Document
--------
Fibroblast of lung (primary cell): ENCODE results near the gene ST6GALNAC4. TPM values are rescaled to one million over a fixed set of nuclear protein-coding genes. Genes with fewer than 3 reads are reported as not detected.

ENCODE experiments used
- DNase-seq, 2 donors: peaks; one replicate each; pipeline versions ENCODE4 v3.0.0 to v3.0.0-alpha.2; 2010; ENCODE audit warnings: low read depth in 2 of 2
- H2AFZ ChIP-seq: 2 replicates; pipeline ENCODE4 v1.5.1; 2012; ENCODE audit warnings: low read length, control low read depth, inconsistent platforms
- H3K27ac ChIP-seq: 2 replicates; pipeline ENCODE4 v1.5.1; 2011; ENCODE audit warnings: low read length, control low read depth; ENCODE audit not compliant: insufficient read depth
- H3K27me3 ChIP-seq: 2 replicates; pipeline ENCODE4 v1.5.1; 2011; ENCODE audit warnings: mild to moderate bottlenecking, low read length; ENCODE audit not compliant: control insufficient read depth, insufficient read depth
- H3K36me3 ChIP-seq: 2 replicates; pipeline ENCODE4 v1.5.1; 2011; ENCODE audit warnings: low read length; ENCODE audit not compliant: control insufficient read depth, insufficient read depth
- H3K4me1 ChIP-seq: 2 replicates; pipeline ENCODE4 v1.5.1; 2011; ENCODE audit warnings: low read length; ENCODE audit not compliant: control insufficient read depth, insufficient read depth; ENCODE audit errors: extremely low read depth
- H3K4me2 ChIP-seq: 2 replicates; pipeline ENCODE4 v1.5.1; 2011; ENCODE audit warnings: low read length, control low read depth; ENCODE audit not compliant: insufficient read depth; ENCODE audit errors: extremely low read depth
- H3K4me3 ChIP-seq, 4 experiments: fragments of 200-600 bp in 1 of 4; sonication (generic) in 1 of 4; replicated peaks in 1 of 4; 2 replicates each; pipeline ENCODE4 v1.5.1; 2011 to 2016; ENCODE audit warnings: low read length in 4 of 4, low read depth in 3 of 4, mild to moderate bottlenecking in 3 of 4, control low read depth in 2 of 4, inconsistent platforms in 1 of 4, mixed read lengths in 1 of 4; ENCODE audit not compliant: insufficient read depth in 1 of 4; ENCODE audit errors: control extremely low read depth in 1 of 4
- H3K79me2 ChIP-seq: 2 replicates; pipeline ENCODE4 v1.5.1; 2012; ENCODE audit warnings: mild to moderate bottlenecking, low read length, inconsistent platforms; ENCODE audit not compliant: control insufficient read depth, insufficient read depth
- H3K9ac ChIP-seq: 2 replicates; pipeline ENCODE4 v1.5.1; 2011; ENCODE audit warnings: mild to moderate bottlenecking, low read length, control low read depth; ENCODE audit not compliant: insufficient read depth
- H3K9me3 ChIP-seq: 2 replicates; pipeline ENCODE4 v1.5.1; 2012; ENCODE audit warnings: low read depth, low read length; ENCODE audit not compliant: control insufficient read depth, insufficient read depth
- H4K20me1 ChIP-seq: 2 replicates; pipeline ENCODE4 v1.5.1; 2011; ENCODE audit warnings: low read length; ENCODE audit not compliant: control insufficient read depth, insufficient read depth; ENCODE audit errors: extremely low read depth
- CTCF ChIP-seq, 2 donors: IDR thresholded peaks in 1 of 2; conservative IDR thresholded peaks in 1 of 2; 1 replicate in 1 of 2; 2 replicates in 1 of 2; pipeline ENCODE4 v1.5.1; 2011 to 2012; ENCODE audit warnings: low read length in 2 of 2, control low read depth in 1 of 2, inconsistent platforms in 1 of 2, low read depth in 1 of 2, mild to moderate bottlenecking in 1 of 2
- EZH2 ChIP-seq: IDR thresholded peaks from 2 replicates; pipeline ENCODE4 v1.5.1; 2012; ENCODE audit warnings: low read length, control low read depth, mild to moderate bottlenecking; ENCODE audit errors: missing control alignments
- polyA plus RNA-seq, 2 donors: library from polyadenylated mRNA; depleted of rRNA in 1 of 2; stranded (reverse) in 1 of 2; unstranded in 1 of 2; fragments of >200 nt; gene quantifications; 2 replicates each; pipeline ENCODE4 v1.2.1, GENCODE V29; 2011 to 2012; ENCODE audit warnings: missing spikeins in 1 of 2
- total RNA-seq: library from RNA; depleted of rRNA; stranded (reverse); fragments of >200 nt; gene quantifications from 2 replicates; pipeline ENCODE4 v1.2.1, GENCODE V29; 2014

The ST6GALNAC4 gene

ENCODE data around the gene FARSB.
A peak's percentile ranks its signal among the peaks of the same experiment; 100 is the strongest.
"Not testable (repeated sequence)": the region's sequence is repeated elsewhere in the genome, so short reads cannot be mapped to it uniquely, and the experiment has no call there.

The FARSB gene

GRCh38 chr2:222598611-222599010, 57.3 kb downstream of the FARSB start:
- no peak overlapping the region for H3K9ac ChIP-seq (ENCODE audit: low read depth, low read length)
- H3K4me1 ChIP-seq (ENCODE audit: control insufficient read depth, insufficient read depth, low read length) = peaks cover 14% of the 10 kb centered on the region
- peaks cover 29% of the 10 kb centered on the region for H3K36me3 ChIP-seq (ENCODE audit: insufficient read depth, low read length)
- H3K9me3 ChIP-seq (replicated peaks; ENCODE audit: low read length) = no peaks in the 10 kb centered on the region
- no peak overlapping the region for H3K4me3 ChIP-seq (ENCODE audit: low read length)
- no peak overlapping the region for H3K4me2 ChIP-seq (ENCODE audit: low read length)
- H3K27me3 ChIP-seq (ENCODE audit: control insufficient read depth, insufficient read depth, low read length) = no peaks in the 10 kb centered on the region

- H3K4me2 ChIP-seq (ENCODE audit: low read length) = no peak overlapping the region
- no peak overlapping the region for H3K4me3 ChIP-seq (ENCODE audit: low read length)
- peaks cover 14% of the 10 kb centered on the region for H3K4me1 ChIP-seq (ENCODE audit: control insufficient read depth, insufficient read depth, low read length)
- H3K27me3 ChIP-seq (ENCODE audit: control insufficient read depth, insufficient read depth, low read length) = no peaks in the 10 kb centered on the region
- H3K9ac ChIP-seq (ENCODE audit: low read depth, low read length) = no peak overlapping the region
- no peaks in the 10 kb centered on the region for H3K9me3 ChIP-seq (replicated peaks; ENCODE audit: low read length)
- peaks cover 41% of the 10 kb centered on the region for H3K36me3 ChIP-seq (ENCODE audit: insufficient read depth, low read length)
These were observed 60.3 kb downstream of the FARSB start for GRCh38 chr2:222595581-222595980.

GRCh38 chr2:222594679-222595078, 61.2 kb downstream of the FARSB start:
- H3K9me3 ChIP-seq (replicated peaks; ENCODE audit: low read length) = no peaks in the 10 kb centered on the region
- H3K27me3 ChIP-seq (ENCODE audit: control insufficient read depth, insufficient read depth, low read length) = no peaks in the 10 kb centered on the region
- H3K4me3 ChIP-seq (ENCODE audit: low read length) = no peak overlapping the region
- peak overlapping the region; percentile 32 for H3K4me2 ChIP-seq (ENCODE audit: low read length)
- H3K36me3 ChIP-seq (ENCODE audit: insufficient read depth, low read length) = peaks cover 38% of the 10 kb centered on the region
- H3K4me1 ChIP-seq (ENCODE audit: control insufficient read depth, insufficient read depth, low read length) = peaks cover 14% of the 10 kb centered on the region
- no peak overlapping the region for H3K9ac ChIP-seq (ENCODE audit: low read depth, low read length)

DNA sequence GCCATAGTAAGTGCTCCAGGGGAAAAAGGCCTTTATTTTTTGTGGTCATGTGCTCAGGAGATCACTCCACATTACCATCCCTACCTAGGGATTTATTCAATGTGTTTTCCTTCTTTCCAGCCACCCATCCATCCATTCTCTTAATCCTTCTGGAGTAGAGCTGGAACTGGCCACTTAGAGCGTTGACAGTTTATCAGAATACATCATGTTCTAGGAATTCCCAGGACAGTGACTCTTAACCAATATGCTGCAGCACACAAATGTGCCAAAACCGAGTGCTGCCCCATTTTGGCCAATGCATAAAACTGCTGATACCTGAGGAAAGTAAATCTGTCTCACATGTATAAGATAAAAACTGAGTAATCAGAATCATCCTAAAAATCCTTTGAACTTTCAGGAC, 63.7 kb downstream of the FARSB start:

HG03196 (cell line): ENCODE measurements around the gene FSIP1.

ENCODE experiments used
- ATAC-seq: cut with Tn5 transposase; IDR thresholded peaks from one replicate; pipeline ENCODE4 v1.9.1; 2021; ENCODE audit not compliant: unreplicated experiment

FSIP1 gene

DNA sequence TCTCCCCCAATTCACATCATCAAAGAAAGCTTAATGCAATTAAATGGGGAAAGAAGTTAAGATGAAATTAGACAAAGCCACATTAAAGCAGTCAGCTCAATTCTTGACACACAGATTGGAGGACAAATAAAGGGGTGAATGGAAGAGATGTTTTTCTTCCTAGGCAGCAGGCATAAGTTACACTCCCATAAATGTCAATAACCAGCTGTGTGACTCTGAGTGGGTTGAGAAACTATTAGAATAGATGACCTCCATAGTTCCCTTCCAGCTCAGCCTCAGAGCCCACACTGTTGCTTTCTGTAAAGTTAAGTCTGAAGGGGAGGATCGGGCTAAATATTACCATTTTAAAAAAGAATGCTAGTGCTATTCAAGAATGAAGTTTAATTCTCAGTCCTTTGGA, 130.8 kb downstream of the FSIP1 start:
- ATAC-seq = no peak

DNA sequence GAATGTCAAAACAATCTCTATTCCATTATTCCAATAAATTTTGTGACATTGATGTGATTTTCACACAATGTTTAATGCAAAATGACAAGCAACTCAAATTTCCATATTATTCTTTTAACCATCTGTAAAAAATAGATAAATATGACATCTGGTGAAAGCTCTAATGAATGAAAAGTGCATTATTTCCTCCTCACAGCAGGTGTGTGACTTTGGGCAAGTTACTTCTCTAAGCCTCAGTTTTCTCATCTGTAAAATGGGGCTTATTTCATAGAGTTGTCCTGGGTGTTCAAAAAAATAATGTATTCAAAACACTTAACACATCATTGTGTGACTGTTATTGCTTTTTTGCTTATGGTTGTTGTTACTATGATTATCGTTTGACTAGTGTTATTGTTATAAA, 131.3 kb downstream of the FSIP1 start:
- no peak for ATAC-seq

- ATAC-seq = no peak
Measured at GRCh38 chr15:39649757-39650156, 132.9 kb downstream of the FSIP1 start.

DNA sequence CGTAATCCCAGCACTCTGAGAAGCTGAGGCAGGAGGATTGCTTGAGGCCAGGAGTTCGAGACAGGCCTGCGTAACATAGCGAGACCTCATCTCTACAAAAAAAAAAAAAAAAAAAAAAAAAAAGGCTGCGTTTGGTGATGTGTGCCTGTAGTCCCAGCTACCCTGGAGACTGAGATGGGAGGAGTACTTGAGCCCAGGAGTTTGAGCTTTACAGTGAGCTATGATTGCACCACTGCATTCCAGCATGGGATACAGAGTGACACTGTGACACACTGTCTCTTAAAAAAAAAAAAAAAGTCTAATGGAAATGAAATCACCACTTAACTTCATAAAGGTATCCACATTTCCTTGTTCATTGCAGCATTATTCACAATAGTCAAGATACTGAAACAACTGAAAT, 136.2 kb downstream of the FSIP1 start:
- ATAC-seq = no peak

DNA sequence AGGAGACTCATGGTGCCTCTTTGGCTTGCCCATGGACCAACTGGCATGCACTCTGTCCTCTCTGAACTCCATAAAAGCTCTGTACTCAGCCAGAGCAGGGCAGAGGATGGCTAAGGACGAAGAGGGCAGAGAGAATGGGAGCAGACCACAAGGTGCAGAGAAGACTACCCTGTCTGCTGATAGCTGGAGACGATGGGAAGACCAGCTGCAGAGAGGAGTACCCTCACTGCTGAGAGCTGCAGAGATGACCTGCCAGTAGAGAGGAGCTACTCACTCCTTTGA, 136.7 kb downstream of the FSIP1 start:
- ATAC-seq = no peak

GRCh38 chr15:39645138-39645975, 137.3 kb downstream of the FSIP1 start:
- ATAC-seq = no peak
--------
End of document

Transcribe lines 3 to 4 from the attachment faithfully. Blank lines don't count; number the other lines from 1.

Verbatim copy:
- DNase-seq, 2 donors: peaks; one replicate each; pipeline versions ENCODE4 v3.0.0 to v3.0.0-alpha.2; 2010; ENCODE audit warnings: low read depth in 2 of 2
- H2AFZ ChIP-seq: 2 replicates; pipeline ENCODE4 v1.5.1; 2012; ENCODE audit warnings: low read length, control low read depth, inconsistent platforms